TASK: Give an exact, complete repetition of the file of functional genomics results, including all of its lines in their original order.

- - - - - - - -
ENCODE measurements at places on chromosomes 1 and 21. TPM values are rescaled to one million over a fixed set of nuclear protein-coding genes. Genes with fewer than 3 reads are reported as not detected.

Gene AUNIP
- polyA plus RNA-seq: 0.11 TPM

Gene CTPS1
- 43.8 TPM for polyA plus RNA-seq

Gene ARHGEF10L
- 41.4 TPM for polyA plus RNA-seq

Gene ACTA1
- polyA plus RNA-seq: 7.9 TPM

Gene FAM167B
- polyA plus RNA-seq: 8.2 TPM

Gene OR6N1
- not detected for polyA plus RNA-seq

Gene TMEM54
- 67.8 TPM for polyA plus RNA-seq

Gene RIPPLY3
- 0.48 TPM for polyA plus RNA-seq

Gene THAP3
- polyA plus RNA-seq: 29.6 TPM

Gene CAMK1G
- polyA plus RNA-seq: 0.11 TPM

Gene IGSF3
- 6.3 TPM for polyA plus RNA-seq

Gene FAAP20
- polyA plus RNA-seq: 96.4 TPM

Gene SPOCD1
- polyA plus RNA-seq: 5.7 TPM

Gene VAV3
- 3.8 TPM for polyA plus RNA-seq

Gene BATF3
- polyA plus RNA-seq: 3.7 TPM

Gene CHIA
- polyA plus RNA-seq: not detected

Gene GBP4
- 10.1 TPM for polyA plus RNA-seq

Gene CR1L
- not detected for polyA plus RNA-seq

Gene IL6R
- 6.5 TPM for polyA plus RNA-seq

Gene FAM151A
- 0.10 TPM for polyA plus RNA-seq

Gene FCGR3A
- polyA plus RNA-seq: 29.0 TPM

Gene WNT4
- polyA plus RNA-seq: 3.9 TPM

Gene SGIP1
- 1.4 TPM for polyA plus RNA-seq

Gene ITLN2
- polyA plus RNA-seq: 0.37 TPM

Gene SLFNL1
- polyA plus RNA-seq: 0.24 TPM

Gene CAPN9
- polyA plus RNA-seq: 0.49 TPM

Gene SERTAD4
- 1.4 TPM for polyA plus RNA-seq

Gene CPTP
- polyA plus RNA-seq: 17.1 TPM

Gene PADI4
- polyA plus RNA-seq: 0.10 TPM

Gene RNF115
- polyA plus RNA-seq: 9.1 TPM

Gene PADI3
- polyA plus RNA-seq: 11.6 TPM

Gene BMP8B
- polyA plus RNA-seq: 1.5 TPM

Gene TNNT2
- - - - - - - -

ENCODE measurements at places on chromosomes 1 and 21. TPM values are rescaled to one million over a fixed set of nuclear protein-coding genes. Genes with fewer than 3 reads are reported as not detected.

Gene AUNIP
- polyA plus RNA-seq: 0.11 TPM

Gene CTPS1
- 43.8 TPM for polyA plus RNA-seq

Gene ARHGEF10L
- 41.4 TPM for polyA plus RNA-seq

Gene ACTA1
- polyA plus RNA-seq: 7.9 TPM

Gene FAM167B
- polyA plus RNA-seq: 8.2 TPM

Gene OR6N1
- not detected for polyA plus RNA-seq

Gene TMEM54
- 67.8 TPM for polyA plus RNA-seq

Gene RIPPLY3
- 0.48 TPM for polyA plus RNA-seq

Gene THAP3
- polyA plus RNA-seq: 29.6 TPM

Gene CAMK1G
- polyA plus RNA-seq: 0.11 TPM

Gene IGSF3
- 6.3 TPM for polyA plus RNA-seq

Gene FAAP20
- polyA plus RNA-seq: 96.4 TPM

Gene SPOCD1
- polyA plus RNA-seq: 5.7 TPM

Gene VAV3
- 3.8 TPM for polyA plus RNA-seq

Gene BATF3
- polyA plus RNA-seq: 3.7 TPM

Gene CHIA
- polyA plus RNA-seq: not detected

Gene GBP4
- 10.1 TPM for polyA plus RNA-seq

Gene CR1L
- not detected for polyA plus RNA-seq

Gene IL6R
- 6.5 TPM for polyA plus RNA-seq

Gene FAM151A
- 0.10 TPM for polyA plus RNA-seq

Gene FCGR3A
- polyA plus RNA-seq: 29.0 TPM

Gene WNT4
- polyA plus RNA-seq: 3.9 TPM

Gene SGIP1
- 1.4 TPM for polyA plus RNA-seq

Gene ITLN2
- polyA plus RNA-seq: 0.37 TPM

Gene SLFNL1
- polyA plus RNA-seq: 0.24 TPM

Gene CAPN9
- polyA plus RNA-seq: 0.49 TPM

Gene SERTAD4
- 1.4 TPM for polyA plus RNA-seq

Gene CPTP
- polyA plus RNA-seq: 17.1 TPM

Gene PADI4
- polyA plus RNA-seq: 0.10 TPM

Gene RNF115
- polyA plus RNA-seq: 9.1 TPM

Gene PADI3
- polyA plus RNA-seq: 11.6 TPM

Gene BMP8B
- polyA plus RNA-seq: 1.5 TPM

Gene TNNT2